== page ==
History Careers that Require Travel

There are a few careers that involve both history and traveling. Here you can compare career options requiring some travel and learn about the salary, growth, and education for each option.

Career Options for History Jobs That Require Travel

Some careers in the field of history require travel due to the research involved in the field. Many of these careers require data collection or on site research to learn more about an environment or people. Below is a list of some of the different career options for those interested in both history and traveling.

Job Title Median Salary (2016)* Job Growth (2014-2024)*
Archaeologist $63,190 4%
Anthropologist $63,190 4%
Tour Guide and Escort $24,920 5%-8%
Geographers $74,260 -2%
Curator $53,360 8%

Source: *U.S. Bureau of Labor Statistics

Career Information for History Jobs that Require Travel

Archaeologist

Archaeologists travel to different places all over the world to find and examine pieces of evidence from past human activity. They study the environments and cultures of past people from different areas, and learn about the behavior of humans. Archaeologists plan projects, collect data, and present their findings to help connect information from the past to the present. To become an archaeologist, applicants must have a master's degree or Ph.D. in archaeology.

Anthropologist

Some anthropologists study the prehistory of humans and how they evolve; these are called biological or physical anthropologists. Travel is required to archaeological sites in order to learn about different cultures and any biological influence on human remains. Fieldwork often leads anthropologists to remote areas to gain a better understanding of other cultures. Anthropologists must have a master's degree or Ph.D. in anthropology.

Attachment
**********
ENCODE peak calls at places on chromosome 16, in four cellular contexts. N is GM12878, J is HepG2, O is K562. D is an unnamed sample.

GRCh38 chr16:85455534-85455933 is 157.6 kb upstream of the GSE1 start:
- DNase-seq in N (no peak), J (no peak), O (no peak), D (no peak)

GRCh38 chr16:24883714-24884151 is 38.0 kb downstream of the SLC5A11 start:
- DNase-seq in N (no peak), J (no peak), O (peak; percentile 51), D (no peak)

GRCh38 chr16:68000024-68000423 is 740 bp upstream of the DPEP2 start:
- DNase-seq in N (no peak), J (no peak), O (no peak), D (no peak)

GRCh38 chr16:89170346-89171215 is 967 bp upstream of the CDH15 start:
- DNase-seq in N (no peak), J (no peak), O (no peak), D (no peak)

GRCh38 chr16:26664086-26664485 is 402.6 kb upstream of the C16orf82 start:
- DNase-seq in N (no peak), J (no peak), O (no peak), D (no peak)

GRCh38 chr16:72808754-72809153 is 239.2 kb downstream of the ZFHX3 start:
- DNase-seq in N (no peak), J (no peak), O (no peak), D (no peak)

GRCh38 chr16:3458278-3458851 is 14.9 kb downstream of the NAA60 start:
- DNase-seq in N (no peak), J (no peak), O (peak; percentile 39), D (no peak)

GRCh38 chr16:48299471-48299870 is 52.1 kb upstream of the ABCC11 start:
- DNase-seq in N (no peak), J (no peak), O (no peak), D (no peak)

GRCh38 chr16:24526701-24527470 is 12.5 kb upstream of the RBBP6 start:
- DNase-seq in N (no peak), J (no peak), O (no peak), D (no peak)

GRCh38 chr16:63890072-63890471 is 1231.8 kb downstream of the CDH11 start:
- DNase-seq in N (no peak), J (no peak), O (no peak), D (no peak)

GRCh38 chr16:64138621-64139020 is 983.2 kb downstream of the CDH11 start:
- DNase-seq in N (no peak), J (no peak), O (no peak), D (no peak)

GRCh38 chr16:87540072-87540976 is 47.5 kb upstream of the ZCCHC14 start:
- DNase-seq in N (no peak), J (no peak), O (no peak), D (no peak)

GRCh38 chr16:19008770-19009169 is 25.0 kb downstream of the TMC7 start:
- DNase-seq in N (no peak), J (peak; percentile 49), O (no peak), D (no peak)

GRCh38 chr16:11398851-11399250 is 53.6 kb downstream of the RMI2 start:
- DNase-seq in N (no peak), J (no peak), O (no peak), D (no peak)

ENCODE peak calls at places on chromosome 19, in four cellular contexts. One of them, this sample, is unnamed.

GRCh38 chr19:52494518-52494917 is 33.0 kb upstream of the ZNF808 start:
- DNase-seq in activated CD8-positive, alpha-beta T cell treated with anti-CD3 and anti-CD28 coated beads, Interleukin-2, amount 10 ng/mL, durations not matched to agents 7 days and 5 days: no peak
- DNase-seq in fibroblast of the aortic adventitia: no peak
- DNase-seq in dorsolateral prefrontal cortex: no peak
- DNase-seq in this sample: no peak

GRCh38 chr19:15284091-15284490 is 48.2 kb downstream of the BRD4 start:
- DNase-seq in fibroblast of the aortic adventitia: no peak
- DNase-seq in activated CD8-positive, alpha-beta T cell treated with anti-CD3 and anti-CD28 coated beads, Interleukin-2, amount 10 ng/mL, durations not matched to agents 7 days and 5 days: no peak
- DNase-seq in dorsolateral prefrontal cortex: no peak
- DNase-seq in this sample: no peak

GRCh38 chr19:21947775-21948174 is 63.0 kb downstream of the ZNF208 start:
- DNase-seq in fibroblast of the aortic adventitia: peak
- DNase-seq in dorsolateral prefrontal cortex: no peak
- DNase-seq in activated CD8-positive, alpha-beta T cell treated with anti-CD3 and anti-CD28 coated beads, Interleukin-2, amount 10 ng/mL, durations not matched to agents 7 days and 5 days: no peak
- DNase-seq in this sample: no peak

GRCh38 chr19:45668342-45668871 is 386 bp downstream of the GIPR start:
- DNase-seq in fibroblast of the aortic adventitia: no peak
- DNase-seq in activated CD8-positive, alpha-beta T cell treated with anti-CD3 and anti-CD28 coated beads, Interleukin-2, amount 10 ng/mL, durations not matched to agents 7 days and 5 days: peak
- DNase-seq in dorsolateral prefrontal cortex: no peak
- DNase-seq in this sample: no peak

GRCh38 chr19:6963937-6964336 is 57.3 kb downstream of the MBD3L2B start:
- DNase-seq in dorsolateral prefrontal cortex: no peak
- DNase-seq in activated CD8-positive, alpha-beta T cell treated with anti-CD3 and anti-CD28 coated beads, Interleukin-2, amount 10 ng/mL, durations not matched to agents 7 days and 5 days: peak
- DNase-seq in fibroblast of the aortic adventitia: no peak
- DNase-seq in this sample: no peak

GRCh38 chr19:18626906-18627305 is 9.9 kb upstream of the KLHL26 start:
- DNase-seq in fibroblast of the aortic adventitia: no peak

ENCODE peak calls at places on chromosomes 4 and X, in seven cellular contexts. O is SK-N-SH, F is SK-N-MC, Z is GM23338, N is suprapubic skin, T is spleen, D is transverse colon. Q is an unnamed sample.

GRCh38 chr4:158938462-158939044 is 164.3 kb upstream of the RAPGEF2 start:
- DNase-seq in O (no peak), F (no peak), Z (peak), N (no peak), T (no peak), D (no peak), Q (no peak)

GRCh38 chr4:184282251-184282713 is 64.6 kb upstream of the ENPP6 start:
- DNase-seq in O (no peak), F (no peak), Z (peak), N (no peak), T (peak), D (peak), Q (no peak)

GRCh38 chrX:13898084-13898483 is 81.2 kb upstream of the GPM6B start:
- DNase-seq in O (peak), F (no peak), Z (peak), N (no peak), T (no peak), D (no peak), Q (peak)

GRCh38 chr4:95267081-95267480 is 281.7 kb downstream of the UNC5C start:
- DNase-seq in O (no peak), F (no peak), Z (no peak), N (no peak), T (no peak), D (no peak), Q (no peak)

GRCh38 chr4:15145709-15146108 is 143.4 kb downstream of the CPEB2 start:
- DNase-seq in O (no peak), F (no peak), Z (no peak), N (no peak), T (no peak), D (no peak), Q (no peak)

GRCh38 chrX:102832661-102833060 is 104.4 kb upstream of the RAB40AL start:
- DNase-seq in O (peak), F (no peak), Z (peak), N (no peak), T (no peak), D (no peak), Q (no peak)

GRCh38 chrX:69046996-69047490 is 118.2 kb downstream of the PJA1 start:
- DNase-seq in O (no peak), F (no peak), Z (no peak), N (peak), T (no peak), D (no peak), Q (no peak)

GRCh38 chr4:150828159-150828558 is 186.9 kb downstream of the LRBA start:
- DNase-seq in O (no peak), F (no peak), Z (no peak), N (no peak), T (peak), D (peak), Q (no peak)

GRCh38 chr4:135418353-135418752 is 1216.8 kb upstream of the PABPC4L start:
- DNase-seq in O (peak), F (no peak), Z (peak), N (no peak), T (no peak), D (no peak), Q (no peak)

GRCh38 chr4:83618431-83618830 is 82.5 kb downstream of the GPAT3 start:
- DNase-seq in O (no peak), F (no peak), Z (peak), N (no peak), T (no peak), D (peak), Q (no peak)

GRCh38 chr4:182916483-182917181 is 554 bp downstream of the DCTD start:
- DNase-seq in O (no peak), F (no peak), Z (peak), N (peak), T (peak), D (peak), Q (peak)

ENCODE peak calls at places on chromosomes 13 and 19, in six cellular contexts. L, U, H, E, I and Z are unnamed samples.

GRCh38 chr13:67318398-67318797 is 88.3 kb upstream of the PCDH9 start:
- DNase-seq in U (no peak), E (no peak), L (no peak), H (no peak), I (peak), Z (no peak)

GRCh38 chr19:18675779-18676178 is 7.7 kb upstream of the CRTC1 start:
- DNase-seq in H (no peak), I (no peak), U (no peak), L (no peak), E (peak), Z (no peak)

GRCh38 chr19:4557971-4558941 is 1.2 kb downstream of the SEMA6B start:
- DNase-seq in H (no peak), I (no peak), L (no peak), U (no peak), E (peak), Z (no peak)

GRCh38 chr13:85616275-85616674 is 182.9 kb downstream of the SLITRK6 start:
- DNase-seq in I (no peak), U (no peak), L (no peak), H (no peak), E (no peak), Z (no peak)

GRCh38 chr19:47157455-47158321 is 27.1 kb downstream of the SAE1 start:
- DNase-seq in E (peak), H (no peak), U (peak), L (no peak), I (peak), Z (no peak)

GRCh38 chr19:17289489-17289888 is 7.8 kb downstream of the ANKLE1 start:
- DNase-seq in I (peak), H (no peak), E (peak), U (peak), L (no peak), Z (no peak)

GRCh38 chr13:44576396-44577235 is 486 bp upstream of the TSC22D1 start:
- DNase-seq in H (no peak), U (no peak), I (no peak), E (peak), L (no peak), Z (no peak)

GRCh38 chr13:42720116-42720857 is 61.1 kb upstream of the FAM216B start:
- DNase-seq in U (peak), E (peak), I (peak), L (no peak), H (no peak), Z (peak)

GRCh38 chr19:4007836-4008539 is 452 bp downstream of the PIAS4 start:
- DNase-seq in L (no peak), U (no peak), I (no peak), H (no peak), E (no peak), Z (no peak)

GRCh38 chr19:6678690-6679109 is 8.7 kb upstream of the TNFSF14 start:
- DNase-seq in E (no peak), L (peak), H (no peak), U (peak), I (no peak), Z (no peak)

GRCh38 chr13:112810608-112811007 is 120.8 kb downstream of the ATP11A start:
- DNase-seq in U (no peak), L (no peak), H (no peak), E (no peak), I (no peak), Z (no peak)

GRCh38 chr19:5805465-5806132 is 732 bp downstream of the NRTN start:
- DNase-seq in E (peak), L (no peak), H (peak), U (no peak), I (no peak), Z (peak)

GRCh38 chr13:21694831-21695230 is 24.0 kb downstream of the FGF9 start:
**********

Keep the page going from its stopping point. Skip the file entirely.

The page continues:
Tour Guide and Escort

Tour guides and escorts travel daily to introduce tourists to various historical places including buildings, galleries, and other places of interest. They must research and understand the history of the places they will be showing, so they can inform tourists of the historical significance. In addition, they need to be knowledgeable in the effect history has had on the culture of an area. Tour guides typically receive on the job training, though employers may require an associate's or bachelor's degree.

Geographer

Geographers learn about the Earth's features, as well as its political and cultural aspects. Geographers must be available to travel in order to collect data through field observations to learn more about the land, environment, and the interaction of people. They use data and research to change visual representations of Earth such as maps and graphs, and often present their findings to others. Geographers must have bachelor's degree, though some employers require a master's degree or Ph.D. for more advanced positions.

Curator

Curators typically travel in order to find different collections to showcase in a museum. They are responsible for negotiating and buying pieces for exhibits as well as authenticating them. Curators also help with research and programs within a museum to help educate others on pieces found. In order to become a curator, a master's degree is normally required with some employers also expecting a previous internship.


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